I assumed that possibly this is because he is (or seems to be) uncomfortable speaking English, but after reading this book I've come to understand that his reserve is more than a language barrier. It's the way he remains 'normal.' It's very reassuring to know that not every 'celebrity' is in love with the condition.
I found the parts of the story which deal with his family life, his career advancement, his training regimes and other external matters very interesting, but what really riveted me was his personal blow-by-blow description of his important matches. This is wonderful insight into what a tennis player actually has to do during a match, what comes naturally to him, what he has to consciously work at, and most interesting of all ...what his mind does during a match.
While other tennis players will no doubt react differently and think differently than Rafael Nadal, they all face the same challenges. It's very interesting to get insight into what these challenges actually are. I know I will never watch ANY tennis match again without being aware of these mental and physical challenges, and it will be interesting to watch how each player handles them.
I came away from this book feeling very informed. I like sports, but I'm not a competitive person, so it's interesting to read the views of someone who is. Rafael Nadal has (barring injury) many years left to play at the top level, I hope ...but this book left me wondering what he will do after his playing career comes to an end. This will be bulk of the rest of his life. How will he apply what he's learned so well to other aspects of his life?
There are interesting hints, especially when he says he was dismayed to learn just how little money most athletes outside of the big spectator sports have at their disposal for training purposes. He recognises that they all train just as hard as he does, but have little in the way of support. I hope that after his tennis career is over, he will turn his intelligence and focus to helping other athletes gain the financial backup they need to excel. It's one way he could advance and remain at the top of the sporting world, after his last tournament is played. I think he has a great deal of potential, and will remain a success no matter what he does with his life.
All in all, a very good read, and a very thought-provoking insight into a very unusual man.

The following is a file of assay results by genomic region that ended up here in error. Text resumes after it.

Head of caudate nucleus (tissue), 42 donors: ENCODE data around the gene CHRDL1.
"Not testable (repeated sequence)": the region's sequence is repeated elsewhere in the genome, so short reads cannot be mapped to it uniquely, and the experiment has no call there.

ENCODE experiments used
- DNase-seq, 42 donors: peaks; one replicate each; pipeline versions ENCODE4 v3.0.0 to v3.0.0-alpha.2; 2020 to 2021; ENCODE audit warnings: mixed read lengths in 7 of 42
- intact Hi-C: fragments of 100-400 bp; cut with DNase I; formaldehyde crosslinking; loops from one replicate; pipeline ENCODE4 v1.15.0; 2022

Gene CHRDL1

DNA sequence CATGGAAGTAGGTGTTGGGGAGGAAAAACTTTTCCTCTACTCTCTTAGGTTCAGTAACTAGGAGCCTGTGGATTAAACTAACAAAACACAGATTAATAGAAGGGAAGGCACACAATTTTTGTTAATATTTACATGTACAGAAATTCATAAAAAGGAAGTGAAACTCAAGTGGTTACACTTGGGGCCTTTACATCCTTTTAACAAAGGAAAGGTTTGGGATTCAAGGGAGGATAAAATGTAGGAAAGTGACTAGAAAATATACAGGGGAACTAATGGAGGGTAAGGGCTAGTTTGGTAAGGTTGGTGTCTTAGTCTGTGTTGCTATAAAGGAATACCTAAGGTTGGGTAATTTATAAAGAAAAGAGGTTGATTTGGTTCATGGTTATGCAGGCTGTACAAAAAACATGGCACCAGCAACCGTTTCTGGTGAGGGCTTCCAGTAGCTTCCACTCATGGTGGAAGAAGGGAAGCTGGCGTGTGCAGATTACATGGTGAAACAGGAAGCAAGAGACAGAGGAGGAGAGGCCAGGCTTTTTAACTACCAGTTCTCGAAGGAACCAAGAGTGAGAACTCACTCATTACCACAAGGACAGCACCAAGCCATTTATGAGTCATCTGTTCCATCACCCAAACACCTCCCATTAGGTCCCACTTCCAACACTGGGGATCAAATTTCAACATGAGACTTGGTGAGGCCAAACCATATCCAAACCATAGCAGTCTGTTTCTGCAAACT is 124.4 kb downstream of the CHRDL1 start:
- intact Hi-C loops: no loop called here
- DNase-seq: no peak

on 13 July 2013
Although I am a die hard fan of Rafael Nadal and he is by far my favorite tennis player, I am not a huge fan of any type of autobiographies/biographies. But this was amazing. It gives such a wonderful insight into how a tennis player deals mentally with each shot and how much of the game is based on instincts and split second decisions.
His life is completely dominated by tennis and I loved that. His commitment to the sport is unlike anything I have read about, and you really get the feeling that he purely plays for the adulation and joy at winning and not for the money. He genuinely loves the sport he plays, which is such a heartwarming thing to hear from any professional sportsman. His dedication to training never wavers and his ability to switch into Rafa the tennis legend and Rafael, the humble, wise and private man is profoundly explored in this book. He talks a lot about injuries and his recognition of his lifespan as a professional athlete as being very tender and short. And constantly refers to his 'endurance' from a physical and psychological perspective, giving a wonderful insight to the highs and lows of being one of the best tennis players of this generation.
Overall, his wise and beautifully humble nature (instilled in him, as you find out, by his family) means he is such an inspirational and valuable commodity to the world of sport. There is simply no one sportsman I can compare him to, he is truly individual and there will never be anyone who is as wholeheartedly gracious and brilliant as he is. This book is a must read for anyone, Rafa fan or not, who is interested in tennis from a psychological perspective in particular.